About Cocaine Addictions
What is Cocaine?
Cocaine is a stimulant made from coco plant leaves. Cocaine was originally used for medical and religious purposes, the drug was quickly determined to be highly addictive.
The stimulant in cocaine releases dopamine for a “goodie” effect for the user. This euphoria is highly pleasurable and often is repeated until larger quantities are needed to repeat the feeling associated with cocaine use.
Snorting, Injecting and Smoking Cocaine
Cocaine has different methods of delivery by the user. Cocaine can be snorted in a powder form, injected intravenously, and smoked. Here at the Greenfield Center for drug and alcohol addiction treatment, we are seeing more patients smoking cocaine in the form of crack cocaine. Crack smoking can produce highs in a matter of 7 seconds and the effects can last as long as twenty minutes. This form of delivery causes a flood of dopamine and results in extreme euphoria. Because of the rapid and voluminous depletion of dopamine, the addict experiences depression once the effects have worn off, and is apt to continue to use until they are out of money due to the intense craving.
Help for Cocaine Users
We see people who spend hundreds and some who spend thousands of dollars on crack only to end up in a place of depression once the money runs out.
Since cocaine is a stimulant, addicts can use for several days and become sleep deprived. In addition, appetite is suppressed and nutrients are dissipated. This leads to a condition that frequently occurs, and that is cocaine psychosis. This can manifest itself in anxiety, poor concentration, depression, hot and cold sweats, exhaustion and body aches.
Cocaine Treatment at the Greenfield Center
The Greenfield Center has treated hundreds of patients with cocaine addiction in the 27 years that we have been operating in Jacksonville, Florida. Unlike narcotic and pain pill withdrawals, patients with cocaine addiction are not in danger of death or severe after affects from cocaine withdrawal. The process of treatment begins with the patient recognizing that they have a problem that has manifested into addiction.
Fighting Back Against the Urge for More
Most cocaine patients that we see have had consequences as a result of their use. Some have lost family relationships, jobs, created health problems, and most suffer from financial problems due to the frequency and quantity of their addiction. The addiction to cocaine is progressive and insidious in nature as more and more of the drug is needed to get the effect from the onset of use.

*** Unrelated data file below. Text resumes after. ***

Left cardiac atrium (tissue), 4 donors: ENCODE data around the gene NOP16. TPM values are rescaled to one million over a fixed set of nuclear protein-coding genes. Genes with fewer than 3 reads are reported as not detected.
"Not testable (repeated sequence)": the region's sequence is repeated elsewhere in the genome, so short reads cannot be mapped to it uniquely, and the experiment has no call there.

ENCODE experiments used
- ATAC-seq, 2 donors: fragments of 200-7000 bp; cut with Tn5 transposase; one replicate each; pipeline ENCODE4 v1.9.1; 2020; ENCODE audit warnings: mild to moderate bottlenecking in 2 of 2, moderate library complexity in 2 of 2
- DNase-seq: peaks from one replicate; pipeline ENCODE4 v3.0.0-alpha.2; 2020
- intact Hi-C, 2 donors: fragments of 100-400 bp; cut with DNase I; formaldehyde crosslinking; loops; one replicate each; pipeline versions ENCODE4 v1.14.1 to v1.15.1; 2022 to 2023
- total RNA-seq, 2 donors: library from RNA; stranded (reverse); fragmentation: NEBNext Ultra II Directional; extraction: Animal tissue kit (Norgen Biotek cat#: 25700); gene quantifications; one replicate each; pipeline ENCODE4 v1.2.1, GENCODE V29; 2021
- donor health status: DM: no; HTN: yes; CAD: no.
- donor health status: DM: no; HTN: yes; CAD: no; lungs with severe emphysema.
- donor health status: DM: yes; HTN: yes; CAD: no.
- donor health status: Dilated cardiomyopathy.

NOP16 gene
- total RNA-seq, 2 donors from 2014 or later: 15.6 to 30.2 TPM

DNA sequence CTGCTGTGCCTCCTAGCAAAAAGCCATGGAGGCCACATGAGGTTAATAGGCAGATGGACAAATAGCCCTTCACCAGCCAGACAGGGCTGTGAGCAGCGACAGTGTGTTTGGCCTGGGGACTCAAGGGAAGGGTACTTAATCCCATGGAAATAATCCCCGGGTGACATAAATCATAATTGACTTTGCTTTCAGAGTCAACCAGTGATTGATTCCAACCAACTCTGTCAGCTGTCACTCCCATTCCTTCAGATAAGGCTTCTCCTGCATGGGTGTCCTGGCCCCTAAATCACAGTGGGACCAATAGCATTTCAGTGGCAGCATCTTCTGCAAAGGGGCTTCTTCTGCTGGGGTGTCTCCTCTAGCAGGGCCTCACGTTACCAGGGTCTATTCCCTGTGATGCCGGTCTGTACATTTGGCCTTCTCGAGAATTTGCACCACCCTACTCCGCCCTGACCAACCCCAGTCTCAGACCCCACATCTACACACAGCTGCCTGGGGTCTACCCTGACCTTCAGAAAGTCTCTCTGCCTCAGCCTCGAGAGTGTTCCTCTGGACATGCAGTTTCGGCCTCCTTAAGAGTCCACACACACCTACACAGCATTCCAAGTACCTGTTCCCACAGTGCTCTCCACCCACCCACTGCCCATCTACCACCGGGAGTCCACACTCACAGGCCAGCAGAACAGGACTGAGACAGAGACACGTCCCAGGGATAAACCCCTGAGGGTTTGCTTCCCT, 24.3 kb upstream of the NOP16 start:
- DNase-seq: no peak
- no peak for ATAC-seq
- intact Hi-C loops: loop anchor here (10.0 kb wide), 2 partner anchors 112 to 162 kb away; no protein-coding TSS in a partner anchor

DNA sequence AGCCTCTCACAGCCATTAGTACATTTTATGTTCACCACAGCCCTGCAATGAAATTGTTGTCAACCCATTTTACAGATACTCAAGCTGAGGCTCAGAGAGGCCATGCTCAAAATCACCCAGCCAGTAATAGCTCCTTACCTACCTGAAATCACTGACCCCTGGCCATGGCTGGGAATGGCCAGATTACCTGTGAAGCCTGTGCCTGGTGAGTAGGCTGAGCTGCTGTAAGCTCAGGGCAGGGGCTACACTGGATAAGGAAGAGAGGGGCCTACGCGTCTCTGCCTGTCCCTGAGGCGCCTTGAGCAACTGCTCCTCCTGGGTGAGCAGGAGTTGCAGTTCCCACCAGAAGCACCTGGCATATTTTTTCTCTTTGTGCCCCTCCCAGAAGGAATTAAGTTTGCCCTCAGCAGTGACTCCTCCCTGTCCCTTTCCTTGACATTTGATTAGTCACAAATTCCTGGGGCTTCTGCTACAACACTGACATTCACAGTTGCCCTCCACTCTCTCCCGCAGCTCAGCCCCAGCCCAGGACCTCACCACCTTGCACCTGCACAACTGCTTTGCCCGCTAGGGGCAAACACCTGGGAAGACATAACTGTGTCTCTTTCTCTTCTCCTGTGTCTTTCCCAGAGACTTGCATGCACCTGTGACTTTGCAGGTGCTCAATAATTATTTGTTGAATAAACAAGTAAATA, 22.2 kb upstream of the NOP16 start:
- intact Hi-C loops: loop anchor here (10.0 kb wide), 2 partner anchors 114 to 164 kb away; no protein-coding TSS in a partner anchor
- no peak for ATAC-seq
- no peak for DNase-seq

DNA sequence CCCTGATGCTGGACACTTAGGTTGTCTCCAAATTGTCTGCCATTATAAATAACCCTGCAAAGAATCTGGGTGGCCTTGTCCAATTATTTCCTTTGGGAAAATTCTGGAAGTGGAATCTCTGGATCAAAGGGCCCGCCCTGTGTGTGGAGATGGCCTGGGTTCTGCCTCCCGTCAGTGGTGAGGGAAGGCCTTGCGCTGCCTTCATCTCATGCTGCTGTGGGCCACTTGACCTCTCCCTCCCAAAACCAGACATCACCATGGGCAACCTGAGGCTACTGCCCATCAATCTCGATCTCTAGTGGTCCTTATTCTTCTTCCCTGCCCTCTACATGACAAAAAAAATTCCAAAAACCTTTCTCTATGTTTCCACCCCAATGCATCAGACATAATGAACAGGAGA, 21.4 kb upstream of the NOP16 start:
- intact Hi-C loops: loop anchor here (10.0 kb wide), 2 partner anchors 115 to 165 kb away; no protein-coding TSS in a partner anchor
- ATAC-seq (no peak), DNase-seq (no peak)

People who are cocaine or crack addicts have a difficult time with cravings. Driving past the place they used to buy or use cocaine can start a release of dopamine without even using the drug. What has happened is that the impulse part of the brain has been over developed and the adult rational part of the brain is not operating normally. Patient’s say time and time again they do not want to use again. Some patients say the last time I used I almost lost my marriage, I almost lost my job, I almost lost my life, yet when close to people, places or things that remind them of when they used cocaine and its euphoric affects, they cannot control the impulse.
Here at the center we realize that the desire to stop on your own is very difficult, if not impossible. We provide a treatment plan for patients addicted to cocaine, in any form, with group therapy, individual therapy and medication management to curb cravings that seem to come out of nowhere.
New research has been able to peek inside the brain of the cocaine addict with an MRI and see the changes in the brain with brief cues related to cocaine use, i.e., a crack pipe, powder cocaine, etc. The research shows the impulse part of the brain overpowering the communication with the adult rational part of the brain. The rational part of the brain does not think of the consequences of continued use because the impulse part of the brain is saying “go” with no thought of any consequences.
Medications for Cocaine Addictions
There is a medication that has been around for years called Baclofen. When this is administered to a patient and we again peek inside the brain of a cocaine user, the impulse part of the brain is greatly diminished and the adult rational side of the brain weighs in. Instead of the “go” signal calling the shots, the rational side is able to say “maybe it is not a good idea to use.” This gives the patient time to pause and the craving to pass.
It is important to realize that medication alone will not solve the addiction. We couple medication management with group therapy and cognitive behavioral therapy so the patient realizes they are not alone, and can get a balanced assessment of themselves. This will give them the opportunity to live in the real world and deal with stressors without the use of cocaine or other substances of abuse.
Get Help Now!
If you are ready to be free from the prison of addiction and would like help, the doctors at the Greenfield Center have decades of experience in treating addicts and watching their lives change for the better.
Call now, 904.389.3784